The two most influential scholars of economic inequality in the past 50 years are a French economist named Thomas Piketty and a former Harvard law professor named Elizabeth Warren. Piketty’s work revolutionized the way we think about capitalism; Warren’s research transformed the way we think about the economic pressures facing middle-class families. Her bankruptcy scholarship from the 1980s through the 2000s didn’t just resonate with those reading law reviews and economic journals. It took Washington. Chuck Schumer was stunned to read Warren’s work indicating that middle class incomes were actually declining during what had seemed like boom years at the turn of the millennium. She had discovered, he said, “the greatest crisis in America.”
Warren could have contented herself with a comfortable life writing books as a celebrated intellectual. She pursued power instead.
Most academics who come to Washington leverage their prestige to ingratiate themselves with the elite. They write briefs and studies and op-eds that, consciously or not, flatter the sensibilities of the rich and powerful.
Warren was different. She showed up in D.C. in 2009 as the chair of a panel overseeing the bank bailouts. The panel was essentially toothless ― something created to mollify critics without limiting the Treasury Department’s ability to do what it wanted with the $700 billion Congress had allotted the financial rescue. Warren could have easily secured a place for herself in Democratic Party politics by playing nice and not looking too hard at the people in power.
Instead, she converted the oversight committee into a bracing exposé of abuse and incompetence, enraging the Obama administration and educating the public. Warren demonstrated the lengths that Obama’s Treasury Department would go to in order to help rogue bankers, efforts that included throwing millions of struggling homeowners to the wolves. Somehow, this performance vaulted her into the Senate, and from the Senate to, for a few weeks this fall, a position as the front-runner for the 2020 Democratic presidential nomination.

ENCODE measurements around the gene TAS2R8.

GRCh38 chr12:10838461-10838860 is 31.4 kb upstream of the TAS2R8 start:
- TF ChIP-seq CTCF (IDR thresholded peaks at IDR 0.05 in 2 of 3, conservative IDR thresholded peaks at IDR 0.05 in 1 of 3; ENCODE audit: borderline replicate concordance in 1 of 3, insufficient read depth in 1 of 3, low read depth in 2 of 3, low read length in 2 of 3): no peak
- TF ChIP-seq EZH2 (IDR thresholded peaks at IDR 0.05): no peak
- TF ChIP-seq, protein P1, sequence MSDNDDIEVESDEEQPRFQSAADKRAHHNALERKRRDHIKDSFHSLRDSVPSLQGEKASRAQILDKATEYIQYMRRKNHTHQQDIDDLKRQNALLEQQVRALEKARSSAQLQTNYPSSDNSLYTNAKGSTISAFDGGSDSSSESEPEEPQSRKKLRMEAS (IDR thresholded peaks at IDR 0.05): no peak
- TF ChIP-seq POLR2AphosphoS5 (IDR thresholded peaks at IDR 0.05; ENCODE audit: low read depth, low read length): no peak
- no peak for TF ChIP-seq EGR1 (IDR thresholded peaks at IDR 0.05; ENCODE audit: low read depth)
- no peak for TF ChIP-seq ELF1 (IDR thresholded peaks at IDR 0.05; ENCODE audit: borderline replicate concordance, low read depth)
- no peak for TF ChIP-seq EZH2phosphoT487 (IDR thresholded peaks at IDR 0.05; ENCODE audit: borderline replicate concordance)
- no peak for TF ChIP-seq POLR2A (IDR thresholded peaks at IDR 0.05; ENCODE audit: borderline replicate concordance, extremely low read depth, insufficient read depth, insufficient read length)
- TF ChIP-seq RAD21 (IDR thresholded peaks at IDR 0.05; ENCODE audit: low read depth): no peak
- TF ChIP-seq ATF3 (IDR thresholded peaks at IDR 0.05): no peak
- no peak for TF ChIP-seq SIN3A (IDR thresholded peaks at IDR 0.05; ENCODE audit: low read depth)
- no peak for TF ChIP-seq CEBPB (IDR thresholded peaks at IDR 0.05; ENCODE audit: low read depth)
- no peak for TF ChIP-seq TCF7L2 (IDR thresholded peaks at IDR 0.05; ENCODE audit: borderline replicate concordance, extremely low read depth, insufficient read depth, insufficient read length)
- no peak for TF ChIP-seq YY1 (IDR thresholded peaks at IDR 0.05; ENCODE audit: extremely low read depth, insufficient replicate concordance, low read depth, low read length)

On Thursday, Warren formally withdrew from the primary, after a disappointing showing in early states. But like her career prior to Washington, the significance of Warren’s campaign can’t really be measured quantitatively. Warren has changed the way we think about our politics in ways many Americans don’t even realize. The horizon of possibilities is wider and a bit brighter as a result of her run, and ideas that once seemed like hippie pipe dreams are now the serious subject of policy discussion. Even self-proclaimed moderates and centrists now define themselves on her terms ― they are moderate because they don’t want to do what Elizabeth Warren has proposed.
When Piketty published ”Capital in the Twenty-First Century,” he closed the book with a call for a new tax, not on income, but on accumulated fortunes. Only this ambitious new effort to corral the rich, he insisted, and could reverse the grim expansion of economic inequality under capitalism.
In Washington, this policy advice was regarded as the book’s principal flaw. A wealth tax was silly. It could never happen. It was the sort of thing a very smart but impractical academic might propose. No Democrat in Congress wrote any legislation pursuing Piketty’s idea. Nobody even assigned staff to investigate the idea further.